- The Washington Times - Thursday, October 10, 2013

A new national report shows almost half of the states are taking tangible steps to reform their youth criminal justice systems.

The District is not among them.

In the past eight years, some 40 pieces of legislation in 23 states have been passed to remove juveniles charged with crimes from the adult criminal justice system, where there is little chance of turning their lives around, according to a report by the Campaign for Youth Justice.

Eleven states, including Virginia, Pennsylvania and Ohio, have passed laws to prevent juveniles from being placed in adult prisons.

Twelve states, including Virginia, Maryland and Delaware, have passed laws to prevent prosecutors from charging youths in adult court, or to allow a judge to order that such cases be refiled in juvenile court.

Connecticut, Illinois, Mississippi and Massachusetts have expanded juvenile court jurisdiction so that older youth — those ages 17 and 18 — are no longer tried and sentenced in adult court.

“It’s very hard to compare states,” said Carmen Daugherty, the campaign’s policy director who authored the report. “Only 13 states report their data on a national basis, and there’s so many different ways for youth to enter the adult system.”

In the District, however, where youth recidivism is declining but roughly 75 percent of youths charged with crimes are prosecuted in federal court, there is no mechanism for a judge to review the case and possibly direct it to the juvenile court system, Ms. Daugherty said.

The District is the only jurisdiction where federal prosecutors bring those charges, and the law states that youths 16 or older can be tried as adults for murder, armed robbery and certain other violent crimes.

A spokesman for the U.S. attorney’s office in the District said the office works with the Metropolitan Police Department and the D.C. attorney general’s office in making that determination. Decisions are made on a case-by-case basis, the spokesman said, taking into account the severity of the offense, whether a firearm was used and the juvenile’s criminal history.

But rarely does that determination result in a child 16 or older being tried for a violent crime in juvenile court, Ms. Daugherty said. The result is that those youth are detained before trial in an adult prison, where they are subject to lockdowns and solitary confinement as if they were adults, she said.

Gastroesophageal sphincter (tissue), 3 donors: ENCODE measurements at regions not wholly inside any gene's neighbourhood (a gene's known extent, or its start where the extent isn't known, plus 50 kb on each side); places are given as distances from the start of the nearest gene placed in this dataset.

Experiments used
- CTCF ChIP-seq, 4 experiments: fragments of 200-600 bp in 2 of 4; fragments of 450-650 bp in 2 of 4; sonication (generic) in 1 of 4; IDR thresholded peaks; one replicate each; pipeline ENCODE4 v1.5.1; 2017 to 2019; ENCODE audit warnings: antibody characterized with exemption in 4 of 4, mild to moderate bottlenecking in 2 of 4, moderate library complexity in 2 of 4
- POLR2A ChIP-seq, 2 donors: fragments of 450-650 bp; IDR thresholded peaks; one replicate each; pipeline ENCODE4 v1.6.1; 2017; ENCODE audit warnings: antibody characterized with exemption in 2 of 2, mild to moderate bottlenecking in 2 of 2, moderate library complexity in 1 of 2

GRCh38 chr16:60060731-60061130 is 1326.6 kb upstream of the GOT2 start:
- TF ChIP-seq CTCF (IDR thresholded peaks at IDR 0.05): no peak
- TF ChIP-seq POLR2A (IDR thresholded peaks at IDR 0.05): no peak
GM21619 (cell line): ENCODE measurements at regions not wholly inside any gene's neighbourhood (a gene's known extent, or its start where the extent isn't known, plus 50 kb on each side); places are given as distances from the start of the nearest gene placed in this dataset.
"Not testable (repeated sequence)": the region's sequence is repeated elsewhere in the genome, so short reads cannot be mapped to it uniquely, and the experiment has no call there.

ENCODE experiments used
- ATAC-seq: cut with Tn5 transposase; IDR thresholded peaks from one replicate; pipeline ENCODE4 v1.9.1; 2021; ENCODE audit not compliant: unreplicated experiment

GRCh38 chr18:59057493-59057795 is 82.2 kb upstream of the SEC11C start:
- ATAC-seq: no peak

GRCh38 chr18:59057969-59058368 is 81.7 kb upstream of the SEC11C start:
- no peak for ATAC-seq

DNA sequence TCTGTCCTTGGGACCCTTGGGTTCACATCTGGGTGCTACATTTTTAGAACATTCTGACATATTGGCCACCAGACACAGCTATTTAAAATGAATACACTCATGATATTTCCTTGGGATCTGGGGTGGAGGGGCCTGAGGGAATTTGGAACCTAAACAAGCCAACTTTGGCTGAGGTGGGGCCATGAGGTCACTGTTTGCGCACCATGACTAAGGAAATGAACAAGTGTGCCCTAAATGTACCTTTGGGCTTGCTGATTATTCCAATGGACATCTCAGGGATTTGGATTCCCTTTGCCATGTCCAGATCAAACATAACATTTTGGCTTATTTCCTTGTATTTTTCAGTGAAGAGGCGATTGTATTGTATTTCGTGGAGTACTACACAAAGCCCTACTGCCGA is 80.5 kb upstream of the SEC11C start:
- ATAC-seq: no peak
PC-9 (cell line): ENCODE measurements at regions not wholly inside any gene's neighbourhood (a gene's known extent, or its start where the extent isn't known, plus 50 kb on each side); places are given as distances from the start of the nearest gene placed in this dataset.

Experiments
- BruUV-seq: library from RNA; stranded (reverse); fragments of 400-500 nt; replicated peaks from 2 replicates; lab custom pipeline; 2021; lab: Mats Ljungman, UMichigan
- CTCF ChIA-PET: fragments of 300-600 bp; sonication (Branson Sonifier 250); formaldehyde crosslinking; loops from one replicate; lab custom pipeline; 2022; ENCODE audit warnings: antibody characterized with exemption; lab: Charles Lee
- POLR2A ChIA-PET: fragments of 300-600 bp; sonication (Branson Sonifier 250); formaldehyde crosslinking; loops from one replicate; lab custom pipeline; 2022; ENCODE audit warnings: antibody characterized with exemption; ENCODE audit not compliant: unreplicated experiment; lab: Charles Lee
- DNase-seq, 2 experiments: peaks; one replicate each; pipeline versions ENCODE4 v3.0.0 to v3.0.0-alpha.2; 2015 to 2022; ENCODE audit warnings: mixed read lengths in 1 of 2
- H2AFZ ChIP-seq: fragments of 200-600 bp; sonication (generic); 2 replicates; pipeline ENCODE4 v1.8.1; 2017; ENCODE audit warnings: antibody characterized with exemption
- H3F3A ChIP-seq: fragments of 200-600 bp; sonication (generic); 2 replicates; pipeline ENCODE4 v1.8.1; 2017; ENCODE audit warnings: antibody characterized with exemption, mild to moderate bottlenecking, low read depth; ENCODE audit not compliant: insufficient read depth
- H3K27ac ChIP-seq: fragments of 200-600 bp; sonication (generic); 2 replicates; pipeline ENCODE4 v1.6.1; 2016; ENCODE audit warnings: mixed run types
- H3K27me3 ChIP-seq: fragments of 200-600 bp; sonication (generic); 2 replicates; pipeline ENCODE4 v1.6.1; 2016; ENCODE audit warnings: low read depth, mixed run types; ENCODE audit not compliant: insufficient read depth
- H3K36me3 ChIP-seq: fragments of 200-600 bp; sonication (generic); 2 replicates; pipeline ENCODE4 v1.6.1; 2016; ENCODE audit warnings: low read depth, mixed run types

Once sentenced, they remain in such facilities until the federal Bureau of Prisons can place them in a juvenile detention facility, usually in another state.

“They don’t have access to their families,” Ms. Daugherty said, “and we can’t tell if they receive any education in those facilities. It’s heartbreaking.”

In Virginia, legislation was passed in the past couple of years to prevent youths from being detained in an adult prison before trial, which she characterized as a “huge victory.”

In Maryland, an active campaign to reform the system has resulted in a task force to study the problem, she said.

Not so in the District.

Youth advocates say a change in the law is needed to reduce the number of youths who can be tried as adults and to install judicial safeguards so that someone other than a prosecutor can make the charging decision.

“The Supreme Court has said that youth are in a fundamentally different class, but at the local level we don’t treat them that way,” said R. Daniel Okonkwo, executive director of D.C. Lawyers for Youth. “How often do prosecutors send juveniles [who by law can be tried as adults] back to juvenile court? If there is no discretion being exercised by prosecutors, at least let a judge decide.”

Mr. Okonkwo said the system in the District suffers not from complacency but from indifference. In 2009, the Juvenile Justice Improvement Act died from “lack of political will,” he said.

“Our politicians seem to think that this issue won’t resonate with people in D.C. There’s no movement on the D.C. Council to fall in line with other jurisdictions to make sure our young people can take advantage of what the juvenile system offers in terms of rehabilitation,” he said. “We know there’s no rehabilitation at the adult level.”

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